Changed evolved as a successive developmental

series are related to each other, and studied by ecologists in terras of their interdependence.

Hollingshead mentions

that accordingly as this procedure is followed, well-defined characteristic patterns will become apparent to the researcher. The form and rapidity of change depends upon the biotic and cultural factors active in the developmental succession of a community.

For example, immigrants ordinarily settle first

Robert E. Park, “Succession: An Ecological Concept,” The American Sociological Review, 1:178, April, 1936.

132 in the center of the city, moving by stages progressively outward.

The time that they leave the first area of settle-

ment--an a r e a •in transition— will depend on many factors, including, the ease and rapidity with which they have ad­ justed to the biotic and cultural environment, whether or not they have achieved a favorable competitive position, and whether or not the area has been invaded by the succeeding immigrant group.

Hollinghead indicates three types of changes

occurring in succession which tend to transform the affected area.

These are:

1. Alterations take place in the spatial dis­ tribution of population units and institutional services. 2. Many times a new socio-cultural order is formed, with fundamental changes occurring in many aspects of the pre-existent order. 3. There is formation of a new population type which, with a characteristic composition, normally accompanies each succession. Succession generally develops along one or all of the following lines: classes, occupations, age, sex, race, or ethnic groups.21

A.B. Hollingshead, ’’Human Ecology and the Social Sciences,11 in An Outline of the Principles of Sociology, p. 167.

CHAPTER VI ADDITIONAL CONCEPTS The Individual and the person.

Park explains that

the processes of socialization--competition, conflict, accommodation, and assimilation--are not merely the pro­ cesses by which the individual is incorporated into a society, but are the processes by which the individual be­ comes a person. status.

The person is one who has achieved social

He is a human being conscious of rights and duties,

and more or less concerned about the welfare of the group to which he belongs.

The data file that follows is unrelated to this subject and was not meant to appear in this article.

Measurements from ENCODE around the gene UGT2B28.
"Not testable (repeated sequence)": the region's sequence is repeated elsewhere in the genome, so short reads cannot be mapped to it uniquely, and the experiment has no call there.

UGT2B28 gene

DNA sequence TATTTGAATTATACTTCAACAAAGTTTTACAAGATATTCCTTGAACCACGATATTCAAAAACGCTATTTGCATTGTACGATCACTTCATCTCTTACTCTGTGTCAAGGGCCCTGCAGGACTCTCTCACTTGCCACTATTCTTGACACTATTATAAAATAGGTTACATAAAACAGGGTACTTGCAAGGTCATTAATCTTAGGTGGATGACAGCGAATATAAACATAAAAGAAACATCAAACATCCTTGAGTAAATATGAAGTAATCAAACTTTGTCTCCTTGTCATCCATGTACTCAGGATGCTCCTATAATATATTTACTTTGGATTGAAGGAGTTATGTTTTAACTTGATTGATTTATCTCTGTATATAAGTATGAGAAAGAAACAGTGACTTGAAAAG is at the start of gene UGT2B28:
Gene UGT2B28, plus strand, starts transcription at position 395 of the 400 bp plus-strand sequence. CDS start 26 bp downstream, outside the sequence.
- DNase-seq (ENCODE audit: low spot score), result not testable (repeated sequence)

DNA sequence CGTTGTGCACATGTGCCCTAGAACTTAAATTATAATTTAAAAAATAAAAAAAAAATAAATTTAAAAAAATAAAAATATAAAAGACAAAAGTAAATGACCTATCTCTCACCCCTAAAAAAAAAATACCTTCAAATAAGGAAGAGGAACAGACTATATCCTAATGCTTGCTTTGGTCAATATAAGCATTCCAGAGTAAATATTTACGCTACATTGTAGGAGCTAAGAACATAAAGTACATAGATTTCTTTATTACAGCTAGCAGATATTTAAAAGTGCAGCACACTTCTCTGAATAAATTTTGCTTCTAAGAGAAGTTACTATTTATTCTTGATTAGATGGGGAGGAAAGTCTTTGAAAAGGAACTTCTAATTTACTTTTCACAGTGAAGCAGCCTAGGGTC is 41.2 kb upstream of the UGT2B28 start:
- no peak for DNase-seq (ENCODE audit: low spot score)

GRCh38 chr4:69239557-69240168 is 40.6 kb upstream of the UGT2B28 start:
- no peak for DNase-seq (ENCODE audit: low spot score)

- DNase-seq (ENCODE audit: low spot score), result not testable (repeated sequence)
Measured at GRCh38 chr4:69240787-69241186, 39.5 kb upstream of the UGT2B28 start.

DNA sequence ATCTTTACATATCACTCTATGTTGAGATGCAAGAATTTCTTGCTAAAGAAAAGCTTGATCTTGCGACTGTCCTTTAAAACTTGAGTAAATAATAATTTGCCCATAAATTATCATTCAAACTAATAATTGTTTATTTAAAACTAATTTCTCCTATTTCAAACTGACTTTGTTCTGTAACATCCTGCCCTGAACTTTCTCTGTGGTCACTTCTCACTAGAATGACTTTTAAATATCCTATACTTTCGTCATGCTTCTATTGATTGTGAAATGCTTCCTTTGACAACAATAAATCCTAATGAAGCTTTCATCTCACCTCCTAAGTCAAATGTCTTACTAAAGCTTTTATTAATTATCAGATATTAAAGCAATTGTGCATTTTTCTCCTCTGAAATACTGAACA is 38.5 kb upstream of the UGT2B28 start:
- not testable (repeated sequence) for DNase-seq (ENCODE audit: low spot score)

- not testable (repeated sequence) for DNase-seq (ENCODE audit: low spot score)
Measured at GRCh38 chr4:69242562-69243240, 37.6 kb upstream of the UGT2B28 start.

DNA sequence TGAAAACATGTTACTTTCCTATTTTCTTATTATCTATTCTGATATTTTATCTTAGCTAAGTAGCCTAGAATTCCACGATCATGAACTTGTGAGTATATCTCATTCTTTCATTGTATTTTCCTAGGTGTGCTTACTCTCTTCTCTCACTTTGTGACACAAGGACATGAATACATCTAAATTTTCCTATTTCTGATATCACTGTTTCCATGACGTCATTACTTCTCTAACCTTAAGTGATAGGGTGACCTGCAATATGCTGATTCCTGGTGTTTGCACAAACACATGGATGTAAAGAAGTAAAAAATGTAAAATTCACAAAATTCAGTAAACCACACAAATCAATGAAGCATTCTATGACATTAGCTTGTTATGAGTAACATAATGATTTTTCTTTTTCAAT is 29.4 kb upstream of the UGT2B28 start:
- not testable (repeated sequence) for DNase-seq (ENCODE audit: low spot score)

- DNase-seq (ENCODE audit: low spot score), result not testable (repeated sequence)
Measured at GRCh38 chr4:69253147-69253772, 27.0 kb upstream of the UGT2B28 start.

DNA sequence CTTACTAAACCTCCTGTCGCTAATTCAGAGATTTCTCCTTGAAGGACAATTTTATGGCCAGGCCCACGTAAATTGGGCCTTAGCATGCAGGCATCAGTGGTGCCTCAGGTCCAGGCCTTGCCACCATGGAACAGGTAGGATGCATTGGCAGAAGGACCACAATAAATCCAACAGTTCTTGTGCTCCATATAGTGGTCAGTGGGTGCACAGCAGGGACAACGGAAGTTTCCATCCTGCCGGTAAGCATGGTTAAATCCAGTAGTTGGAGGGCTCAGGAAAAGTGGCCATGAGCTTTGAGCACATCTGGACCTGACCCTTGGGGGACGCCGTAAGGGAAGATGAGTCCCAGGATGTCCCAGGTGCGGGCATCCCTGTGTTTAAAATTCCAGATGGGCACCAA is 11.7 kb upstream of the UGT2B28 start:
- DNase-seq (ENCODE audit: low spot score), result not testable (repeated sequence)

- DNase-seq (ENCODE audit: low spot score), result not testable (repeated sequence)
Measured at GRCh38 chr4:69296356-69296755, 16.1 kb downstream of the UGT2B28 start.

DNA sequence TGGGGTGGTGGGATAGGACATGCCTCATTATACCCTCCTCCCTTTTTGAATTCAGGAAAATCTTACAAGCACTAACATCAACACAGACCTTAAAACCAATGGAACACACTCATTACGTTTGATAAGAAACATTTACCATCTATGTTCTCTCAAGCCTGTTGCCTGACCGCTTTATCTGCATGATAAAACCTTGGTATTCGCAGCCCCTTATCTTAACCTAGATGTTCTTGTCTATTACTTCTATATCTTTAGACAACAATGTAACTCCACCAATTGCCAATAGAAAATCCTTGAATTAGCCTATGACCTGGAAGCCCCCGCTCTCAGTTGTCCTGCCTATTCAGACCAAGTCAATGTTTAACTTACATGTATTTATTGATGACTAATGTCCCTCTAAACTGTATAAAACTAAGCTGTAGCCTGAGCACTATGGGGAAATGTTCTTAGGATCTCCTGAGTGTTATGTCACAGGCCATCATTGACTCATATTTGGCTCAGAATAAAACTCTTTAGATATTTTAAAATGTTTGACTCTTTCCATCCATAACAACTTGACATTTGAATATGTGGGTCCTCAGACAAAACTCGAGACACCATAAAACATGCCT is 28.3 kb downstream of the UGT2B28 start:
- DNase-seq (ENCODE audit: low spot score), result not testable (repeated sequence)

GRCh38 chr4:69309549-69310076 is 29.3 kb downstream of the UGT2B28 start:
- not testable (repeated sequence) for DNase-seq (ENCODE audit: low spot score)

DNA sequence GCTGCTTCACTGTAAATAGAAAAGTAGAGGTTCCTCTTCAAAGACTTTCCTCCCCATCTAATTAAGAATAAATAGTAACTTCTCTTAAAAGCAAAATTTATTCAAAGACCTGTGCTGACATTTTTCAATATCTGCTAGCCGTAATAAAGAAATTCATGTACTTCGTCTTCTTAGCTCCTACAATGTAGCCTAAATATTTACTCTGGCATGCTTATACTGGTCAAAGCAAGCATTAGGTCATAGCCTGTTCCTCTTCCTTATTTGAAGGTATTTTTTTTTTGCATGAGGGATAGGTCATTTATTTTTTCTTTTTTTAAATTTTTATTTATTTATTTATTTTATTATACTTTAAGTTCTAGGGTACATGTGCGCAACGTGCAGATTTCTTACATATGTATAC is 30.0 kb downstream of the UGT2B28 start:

It is status in the group, or more

specifically, recognition by the community that confers upon the individual the character of the person.^ Status means position in society.

In a given group

the status of every member is determined by his relation to every other member of the group.

The individuals conception

of himself is based on the status he holds in the group of which he is a member.

This is the core of personality.


is determined by the attitudes of other individuals and by the standards which the group upholds.

Status turns out

1 Robert E. Park, "Personality and Culture Conflict," Papers and Proceedings of the American Sociological Society, 25:97, 1930.

finally to be a matter of social distance.


Park stresses the fact that the individual is not born "human” .

Arriving at the character described as

"human" is a personal achievement.

The individual in b e ­

coming socialized invariably incorporates in his own person­ ality the purposes, and aims of the group which nurtures him.

His self-consciousness becomes the most important con­

stituent of his personality.

The sociological concept of

personality was derived from the observations of Thomas and Znaniecki, who regarded personality as the subjective aspect of culture.3 A direct relationship exists between the character of the social group and the type of individual it produces. Park illustrates: Every social group tends to create, from the individuals that compose it, its own type of char­ acter, and the characters thus formed become com­ ponent parts of the social structure in which they are incorporated. All the problems of social life are thus problems of the individual; and all problems of the individual are at the same time problems of the group.4 Society everywhere exhibits two fundamental forms of

2 Robert E. Park, "The Concept of Position in Society, Papers end Proceedings of the American Sociological Society, 20:14, 1925. 3 "Personality and Culture Conflict,” p. 9 6 . 4 Robert E. Park, and Ernest ¥. Burgess, Introduction to the Science of Sociology (Chicago: The University of Chi­ cago Press, I92TT, p. 5 7 .

135 organization.

These forms are the familial and the communal.

The source of familial society was in the urges and interests of individuals to perpetuate themselves as a race.